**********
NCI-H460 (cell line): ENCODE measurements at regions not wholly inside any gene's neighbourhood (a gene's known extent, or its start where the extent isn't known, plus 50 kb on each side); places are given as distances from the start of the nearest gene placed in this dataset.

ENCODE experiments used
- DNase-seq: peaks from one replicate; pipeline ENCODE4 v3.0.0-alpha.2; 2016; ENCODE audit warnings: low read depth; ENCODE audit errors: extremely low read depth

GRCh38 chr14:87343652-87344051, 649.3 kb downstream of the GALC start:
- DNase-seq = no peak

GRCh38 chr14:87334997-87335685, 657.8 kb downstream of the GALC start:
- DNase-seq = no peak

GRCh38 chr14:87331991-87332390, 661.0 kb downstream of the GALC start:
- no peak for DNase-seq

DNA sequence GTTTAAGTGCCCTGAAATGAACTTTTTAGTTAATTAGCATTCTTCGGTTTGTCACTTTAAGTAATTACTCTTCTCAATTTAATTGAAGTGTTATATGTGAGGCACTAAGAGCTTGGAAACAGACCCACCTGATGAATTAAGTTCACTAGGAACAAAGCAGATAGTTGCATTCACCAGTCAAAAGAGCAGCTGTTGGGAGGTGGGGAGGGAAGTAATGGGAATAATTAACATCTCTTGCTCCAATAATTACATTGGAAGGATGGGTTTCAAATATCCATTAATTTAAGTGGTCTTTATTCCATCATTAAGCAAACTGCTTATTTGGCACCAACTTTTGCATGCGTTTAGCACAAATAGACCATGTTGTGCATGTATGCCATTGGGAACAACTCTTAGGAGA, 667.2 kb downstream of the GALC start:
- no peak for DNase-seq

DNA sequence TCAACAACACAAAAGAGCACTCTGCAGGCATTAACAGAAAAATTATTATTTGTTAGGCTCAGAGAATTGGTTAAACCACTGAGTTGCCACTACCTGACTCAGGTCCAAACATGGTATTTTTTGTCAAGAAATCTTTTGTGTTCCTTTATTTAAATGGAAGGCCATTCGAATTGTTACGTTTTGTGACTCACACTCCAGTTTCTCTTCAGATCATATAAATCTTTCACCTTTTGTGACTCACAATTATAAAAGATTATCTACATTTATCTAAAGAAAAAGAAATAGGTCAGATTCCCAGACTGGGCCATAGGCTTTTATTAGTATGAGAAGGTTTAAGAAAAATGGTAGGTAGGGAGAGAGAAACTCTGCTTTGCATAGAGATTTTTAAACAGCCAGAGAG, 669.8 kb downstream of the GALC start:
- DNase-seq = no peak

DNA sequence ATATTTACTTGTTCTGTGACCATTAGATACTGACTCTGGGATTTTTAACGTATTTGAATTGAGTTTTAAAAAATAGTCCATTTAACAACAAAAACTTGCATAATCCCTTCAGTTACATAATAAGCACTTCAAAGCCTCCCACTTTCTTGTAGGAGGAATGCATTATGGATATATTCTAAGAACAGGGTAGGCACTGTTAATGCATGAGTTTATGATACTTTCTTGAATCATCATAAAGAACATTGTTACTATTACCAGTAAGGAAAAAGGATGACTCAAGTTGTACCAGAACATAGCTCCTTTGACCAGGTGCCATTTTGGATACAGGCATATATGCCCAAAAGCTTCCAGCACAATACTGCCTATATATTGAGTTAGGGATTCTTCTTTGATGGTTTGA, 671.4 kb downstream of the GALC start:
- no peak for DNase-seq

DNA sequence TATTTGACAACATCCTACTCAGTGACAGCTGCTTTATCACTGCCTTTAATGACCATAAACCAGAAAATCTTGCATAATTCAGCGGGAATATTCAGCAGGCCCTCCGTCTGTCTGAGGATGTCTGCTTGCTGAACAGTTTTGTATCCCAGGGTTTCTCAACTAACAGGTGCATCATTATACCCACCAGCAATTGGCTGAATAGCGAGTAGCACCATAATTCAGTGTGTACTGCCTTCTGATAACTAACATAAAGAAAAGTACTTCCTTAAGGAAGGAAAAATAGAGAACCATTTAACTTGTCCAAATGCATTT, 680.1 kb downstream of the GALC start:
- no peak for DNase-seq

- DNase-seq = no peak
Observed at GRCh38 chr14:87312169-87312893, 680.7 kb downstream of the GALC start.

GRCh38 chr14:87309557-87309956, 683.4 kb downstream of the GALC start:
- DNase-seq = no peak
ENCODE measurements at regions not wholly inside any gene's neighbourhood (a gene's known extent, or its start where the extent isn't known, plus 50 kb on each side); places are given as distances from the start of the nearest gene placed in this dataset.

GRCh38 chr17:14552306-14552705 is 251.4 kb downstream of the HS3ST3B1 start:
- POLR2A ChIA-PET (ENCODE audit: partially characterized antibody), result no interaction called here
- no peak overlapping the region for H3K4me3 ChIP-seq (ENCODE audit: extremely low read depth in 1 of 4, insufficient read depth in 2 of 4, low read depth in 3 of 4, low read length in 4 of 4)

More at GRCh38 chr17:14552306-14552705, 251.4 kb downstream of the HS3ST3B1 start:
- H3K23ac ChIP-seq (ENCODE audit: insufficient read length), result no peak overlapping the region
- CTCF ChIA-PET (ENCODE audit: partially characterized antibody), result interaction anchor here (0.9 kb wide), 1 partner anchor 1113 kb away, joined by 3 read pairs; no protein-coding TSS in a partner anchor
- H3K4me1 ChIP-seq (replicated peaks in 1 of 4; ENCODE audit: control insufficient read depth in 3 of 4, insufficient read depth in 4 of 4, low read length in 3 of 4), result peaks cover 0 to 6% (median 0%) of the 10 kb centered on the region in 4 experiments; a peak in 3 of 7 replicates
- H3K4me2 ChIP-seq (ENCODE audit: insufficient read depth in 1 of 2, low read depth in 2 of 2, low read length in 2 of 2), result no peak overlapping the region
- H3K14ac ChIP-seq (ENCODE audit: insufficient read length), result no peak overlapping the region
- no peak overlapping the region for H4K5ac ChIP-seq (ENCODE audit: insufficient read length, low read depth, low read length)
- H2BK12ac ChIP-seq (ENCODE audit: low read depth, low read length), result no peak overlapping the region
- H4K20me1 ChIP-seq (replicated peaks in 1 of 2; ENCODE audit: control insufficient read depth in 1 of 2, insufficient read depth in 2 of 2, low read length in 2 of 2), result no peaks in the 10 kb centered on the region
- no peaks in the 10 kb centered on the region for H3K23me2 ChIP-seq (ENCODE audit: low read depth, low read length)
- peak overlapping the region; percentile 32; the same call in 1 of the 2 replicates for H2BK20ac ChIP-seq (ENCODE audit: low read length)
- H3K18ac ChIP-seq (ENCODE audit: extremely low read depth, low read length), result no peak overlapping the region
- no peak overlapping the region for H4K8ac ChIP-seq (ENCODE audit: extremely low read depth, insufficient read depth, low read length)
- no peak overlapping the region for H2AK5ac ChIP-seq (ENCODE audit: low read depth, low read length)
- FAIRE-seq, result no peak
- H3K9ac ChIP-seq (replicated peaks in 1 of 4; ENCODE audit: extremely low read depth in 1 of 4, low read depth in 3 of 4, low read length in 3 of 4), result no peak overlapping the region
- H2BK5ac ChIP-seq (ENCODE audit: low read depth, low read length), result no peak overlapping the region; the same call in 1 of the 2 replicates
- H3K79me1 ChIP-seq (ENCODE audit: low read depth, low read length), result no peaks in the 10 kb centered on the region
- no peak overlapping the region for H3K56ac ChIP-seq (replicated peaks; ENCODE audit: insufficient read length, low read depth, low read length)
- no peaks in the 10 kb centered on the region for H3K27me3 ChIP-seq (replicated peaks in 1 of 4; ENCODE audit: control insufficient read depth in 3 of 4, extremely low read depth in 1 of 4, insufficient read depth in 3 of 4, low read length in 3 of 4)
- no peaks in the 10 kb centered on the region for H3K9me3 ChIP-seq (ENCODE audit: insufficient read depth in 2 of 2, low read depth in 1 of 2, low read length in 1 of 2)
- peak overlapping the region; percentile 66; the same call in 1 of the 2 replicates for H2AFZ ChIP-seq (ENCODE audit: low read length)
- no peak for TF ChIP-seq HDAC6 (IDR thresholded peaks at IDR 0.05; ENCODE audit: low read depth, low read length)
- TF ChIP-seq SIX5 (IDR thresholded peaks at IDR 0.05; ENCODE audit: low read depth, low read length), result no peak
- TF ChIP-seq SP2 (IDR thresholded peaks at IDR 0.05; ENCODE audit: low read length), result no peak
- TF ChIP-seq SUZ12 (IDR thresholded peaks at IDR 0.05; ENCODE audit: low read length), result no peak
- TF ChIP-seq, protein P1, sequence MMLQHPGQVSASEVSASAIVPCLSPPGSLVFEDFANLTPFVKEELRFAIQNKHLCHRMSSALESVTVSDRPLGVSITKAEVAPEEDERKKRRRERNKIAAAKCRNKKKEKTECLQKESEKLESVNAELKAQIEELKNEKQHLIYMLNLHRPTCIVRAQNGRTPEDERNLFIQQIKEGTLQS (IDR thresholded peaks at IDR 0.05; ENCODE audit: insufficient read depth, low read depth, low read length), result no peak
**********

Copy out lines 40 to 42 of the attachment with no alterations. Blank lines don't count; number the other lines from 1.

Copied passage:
- FAIRE-seq, result no peak
- H3K9ac ChIP-seq (replicated peaks in 1 of 4; ENCODE audit: extremely low read depth in 1 of 4, low read depth in 3 of 4, low read length in 3 of 4), result no peak overlapping the region
- H2BK5ac ChIP-seq (ENCODE audit: low read depth, low read length), result no peak overlapping the region; the same call in 1 of the 2 replicates